// otherwise specified." --C++11[namespace.std]
// We've checked that this particular definition has the intended behavior on
// our implementations, but it's prone to breaking in the future, and please
// don't imitate this in your own definitions without checking with some
// standard library experts.
namespace std {
// These functions are provided as a convenience for logging, which is where we
// use streams (it is against Google style to use streams in other places). It
// is designed to allow you to emit non-ASCII Unicode strings to the log file,
// which is normally ASCII. It is relatively slow, so try not to use it for
// common cases. Non-ASCII characters will be converted to UTF-8 by these
// operators.
BASE_EXPORT std::ostream& operator<<(std::ostream& out, const wchar_t* wstr);
inline std::ostream& operator<<(std::ostream& out, const std::wstring& wstr) {
return out << wstr.c_str();
template<typename T>
typename std::enable_if<std::is_enum<T>::value, std::ostream&>::type operator<<(
std::ostream& out, T value) {
return out << static_cast<typename std::underlying_type<T>::type>(value);
} // namespace std
namespace logging {
// Where to record logging output? A flat file and/or system debug log
// via OutputDebugString.
enum LoggingDestination {
struct BASE_EXPORT LoggingSettings {
// The defaults values are:
// logging_dest: LOG_DEFAULT
LoggingDestination logging_dest;
// Define different names for the BaseInitLoggingImpl() function depending on
// whether NDEBUG is defined or not so that we'll fail to link if someone tries
// to compile with NDEBUG but includes logging.h without defining it,
// or vice versa.
#define BaseInitLoggingImpl BaseInitLoggingImpl_built_with_NDEBUG
#define BaseInitLoggingImpl BaseInitLoggingImpl_built_without_NDEBUG
// Implementation of the InitLogging() method declared below. We use a
// more-specific name so we can #define it above without affecting other code
// that has named stuff "InitLogging".
BASE_EXPORT bool BaseInitLoggingImpl(const LoggingSettings& settings);
// Sets the log file name and other global logging state. Calling this function
// is recommended, and is normally done at the beginning of application init.
// If you don't call it, all the flags will be initialized to their default
// values, and there is a race condition that may leak a critical section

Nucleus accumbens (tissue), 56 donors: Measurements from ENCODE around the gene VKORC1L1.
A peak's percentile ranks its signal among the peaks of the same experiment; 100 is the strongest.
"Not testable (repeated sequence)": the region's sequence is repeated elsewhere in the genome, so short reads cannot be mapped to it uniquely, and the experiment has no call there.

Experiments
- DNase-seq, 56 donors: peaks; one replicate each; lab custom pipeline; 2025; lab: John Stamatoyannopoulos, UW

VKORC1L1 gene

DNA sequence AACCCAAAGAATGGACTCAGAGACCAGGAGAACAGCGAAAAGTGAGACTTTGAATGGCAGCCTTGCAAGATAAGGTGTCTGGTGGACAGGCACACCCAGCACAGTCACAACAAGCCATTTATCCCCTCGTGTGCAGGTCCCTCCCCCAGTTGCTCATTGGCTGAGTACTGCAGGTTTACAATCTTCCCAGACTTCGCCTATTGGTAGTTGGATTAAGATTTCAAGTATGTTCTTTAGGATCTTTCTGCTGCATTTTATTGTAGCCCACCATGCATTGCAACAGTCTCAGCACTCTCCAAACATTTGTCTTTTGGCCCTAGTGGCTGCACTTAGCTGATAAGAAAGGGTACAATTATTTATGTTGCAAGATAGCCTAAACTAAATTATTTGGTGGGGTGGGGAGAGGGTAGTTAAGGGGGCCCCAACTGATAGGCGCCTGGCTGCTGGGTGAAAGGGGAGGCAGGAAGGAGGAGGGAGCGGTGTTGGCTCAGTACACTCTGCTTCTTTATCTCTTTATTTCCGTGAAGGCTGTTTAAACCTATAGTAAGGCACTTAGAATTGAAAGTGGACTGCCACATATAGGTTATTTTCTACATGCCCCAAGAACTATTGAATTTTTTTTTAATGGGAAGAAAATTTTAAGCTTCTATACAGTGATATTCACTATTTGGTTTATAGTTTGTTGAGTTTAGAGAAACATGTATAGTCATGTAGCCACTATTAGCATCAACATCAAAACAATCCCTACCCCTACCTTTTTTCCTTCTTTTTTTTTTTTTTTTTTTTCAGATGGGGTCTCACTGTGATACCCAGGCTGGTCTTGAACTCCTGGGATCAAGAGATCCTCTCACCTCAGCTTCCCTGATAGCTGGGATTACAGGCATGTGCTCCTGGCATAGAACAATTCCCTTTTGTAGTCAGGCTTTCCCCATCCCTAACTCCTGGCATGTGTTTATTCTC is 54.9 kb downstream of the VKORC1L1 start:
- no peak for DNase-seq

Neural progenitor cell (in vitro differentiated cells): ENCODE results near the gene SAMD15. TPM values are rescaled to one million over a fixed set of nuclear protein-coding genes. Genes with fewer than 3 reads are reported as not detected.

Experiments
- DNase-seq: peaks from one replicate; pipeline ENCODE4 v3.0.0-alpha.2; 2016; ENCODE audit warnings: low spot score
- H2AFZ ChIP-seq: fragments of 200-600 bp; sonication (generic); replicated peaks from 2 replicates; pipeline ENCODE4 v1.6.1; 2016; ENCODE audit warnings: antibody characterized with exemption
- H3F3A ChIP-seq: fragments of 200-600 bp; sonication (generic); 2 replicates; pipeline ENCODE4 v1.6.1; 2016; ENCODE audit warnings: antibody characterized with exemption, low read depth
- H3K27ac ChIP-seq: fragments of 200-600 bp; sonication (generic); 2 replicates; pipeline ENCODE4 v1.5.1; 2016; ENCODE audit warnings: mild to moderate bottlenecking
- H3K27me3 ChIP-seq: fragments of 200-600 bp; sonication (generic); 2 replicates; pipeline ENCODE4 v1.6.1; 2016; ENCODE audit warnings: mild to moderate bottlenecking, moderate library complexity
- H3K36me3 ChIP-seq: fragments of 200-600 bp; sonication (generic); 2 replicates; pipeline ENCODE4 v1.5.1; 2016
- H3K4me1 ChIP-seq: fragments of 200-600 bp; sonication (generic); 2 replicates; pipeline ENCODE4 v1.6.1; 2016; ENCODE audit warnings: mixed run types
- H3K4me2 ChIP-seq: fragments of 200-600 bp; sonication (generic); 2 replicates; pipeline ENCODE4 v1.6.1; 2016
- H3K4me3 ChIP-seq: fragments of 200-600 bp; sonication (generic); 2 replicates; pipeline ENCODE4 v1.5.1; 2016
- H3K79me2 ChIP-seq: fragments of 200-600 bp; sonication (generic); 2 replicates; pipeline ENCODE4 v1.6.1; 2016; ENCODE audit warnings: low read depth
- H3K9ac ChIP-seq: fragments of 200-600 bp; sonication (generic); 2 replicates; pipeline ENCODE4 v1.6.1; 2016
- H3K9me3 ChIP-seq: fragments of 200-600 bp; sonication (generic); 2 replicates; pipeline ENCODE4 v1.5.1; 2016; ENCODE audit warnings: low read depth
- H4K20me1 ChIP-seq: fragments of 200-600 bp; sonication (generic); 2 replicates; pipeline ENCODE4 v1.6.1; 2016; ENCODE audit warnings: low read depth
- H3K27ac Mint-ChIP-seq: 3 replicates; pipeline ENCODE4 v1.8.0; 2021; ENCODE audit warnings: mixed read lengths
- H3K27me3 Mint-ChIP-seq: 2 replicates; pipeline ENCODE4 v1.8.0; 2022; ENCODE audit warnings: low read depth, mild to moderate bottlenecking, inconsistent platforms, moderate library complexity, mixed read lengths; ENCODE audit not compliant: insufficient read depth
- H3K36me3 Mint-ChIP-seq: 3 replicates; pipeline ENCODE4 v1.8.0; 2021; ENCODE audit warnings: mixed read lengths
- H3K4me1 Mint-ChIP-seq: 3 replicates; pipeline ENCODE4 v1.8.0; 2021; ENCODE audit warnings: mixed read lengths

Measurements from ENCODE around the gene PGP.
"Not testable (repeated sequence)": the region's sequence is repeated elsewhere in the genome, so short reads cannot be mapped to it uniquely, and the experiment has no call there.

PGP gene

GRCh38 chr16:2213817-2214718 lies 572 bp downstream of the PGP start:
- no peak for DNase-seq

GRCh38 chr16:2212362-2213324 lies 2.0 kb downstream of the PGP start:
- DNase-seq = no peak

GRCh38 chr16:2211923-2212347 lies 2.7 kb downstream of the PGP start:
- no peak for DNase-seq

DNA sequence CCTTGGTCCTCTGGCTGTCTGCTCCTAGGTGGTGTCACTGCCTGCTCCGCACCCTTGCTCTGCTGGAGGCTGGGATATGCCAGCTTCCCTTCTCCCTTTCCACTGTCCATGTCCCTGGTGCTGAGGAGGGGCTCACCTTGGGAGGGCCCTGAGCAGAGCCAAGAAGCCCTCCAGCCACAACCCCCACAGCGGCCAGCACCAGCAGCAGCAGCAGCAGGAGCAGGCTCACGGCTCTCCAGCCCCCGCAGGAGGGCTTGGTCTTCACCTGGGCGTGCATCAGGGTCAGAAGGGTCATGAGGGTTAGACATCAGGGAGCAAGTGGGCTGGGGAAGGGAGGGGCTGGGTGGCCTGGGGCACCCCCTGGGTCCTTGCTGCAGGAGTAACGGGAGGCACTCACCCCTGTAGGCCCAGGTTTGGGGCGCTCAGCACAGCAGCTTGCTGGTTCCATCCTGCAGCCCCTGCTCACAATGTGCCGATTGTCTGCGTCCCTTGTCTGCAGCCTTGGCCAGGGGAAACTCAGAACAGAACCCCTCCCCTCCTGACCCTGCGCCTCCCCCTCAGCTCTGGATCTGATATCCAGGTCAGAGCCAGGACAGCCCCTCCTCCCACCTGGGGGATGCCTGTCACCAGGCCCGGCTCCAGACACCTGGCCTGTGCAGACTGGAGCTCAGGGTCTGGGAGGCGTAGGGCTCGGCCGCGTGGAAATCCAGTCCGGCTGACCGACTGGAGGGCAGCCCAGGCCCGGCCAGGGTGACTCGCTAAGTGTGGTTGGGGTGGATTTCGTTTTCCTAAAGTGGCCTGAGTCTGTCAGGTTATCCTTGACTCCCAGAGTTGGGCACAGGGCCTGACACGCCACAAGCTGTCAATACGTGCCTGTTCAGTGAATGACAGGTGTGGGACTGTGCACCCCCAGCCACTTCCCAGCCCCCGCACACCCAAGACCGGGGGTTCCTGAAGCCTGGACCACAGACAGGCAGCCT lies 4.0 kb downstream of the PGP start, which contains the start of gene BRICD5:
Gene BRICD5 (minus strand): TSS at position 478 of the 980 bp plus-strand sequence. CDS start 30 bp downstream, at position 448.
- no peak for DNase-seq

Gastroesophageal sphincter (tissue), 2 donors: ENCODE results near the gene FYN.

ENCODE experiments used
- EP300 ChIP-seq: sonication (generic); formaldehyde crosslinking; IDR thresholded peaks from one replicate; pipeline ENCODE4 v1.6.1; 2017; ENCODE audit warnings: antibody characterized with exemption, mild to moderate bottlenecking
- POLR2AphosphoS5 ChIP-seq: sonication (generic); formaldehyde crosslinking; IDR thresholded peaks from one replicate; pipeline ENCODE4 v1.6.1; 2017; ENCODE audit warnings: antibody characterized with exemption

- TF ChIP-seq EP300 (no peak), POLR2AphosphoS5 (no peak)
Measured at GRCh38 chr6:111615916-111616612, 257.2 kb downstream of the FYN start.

// object if two threads try to do the first log at the same time.
// See the definition of the enums above for descriptions and default values.
// The default log file is initialized to "debug.log" in the application
// directory. You probably don't want this, especially since the program
// directory may not be writable on an enduser's system.
// This function may be called a second time to re-direct logging (e.g after
// loging in to a user partition), however it should never be called more than
// twice.
inline bool InitLogging(const LoggingSettings& settings) {
return BaseInitLoggingImpl(settings);
// Sets the log level. Anything at or above this level will be written to the
// log file/displayed to the user (if applicable). Anything below this level
// will be silently ignored. The log level defaults to 0 (everything is logged
// up to level INFO) if this function is not called.
// Note that log messages for VLOG(x) are logged at level -x, so setting
// the min log level to negative values enables verbose logging.
BASE_EXPORT void SetMinLogLevel(int level);
// Gets the current log level.
BASE_EXPORT int GetMinLogLevel();
// Used by LOG_IS_ON to lazy-evaluate stream arguments.
BASE_EXPORT bool ShouldCreateLogMessage(int severity);
// Gets the VLOG default verbosity level.
BASE_EXPORT int GetVlogVerbosity();
// Gets the current vlog level for the given file (usually taken from
// __FILE__).
// Note that |N| is the size *with* the null terminator.
inline int GetVlogLevelHelper(const char* file_start, size_t N) {
return GetVlogVerbosity();
template <size_t N>
int GetVlogLevel(const char (&file)[N]) {
return GetVlogLevelHelper(file, N);
// Sets the common items you want to be prepended to each log message.
// process and thread IDs default to off, the timestamp defaults to on.
// If this function is not called, logging defaults to writing the timestamp
// only.
BASE_EXPORT void SetLogItems(bool enable_process_id,
bool enable_thread_id,
bool enable_timestamp,
bool enable_tickcount);
// Sets whether or not you'd like to see fatal debug messages popped up in
// a dialog box or not.
// Dialogs are not shown by default.
void SetShowErrorDialogs(bool enable_dialogs);
// Sets the Log Assert Handler that will be used to notify of check failures.
// The default handler shows a dialog box and then terminate the process,
// however clients can use this function to override with their own handling
// (e.g. a silent one for Unit Tests)
typedef void (*LogAssertHandlerFunction)(const std::string& str);
BASE_EXPORT void SetLogAssertHandler(LogAssertHandlerFunction handler);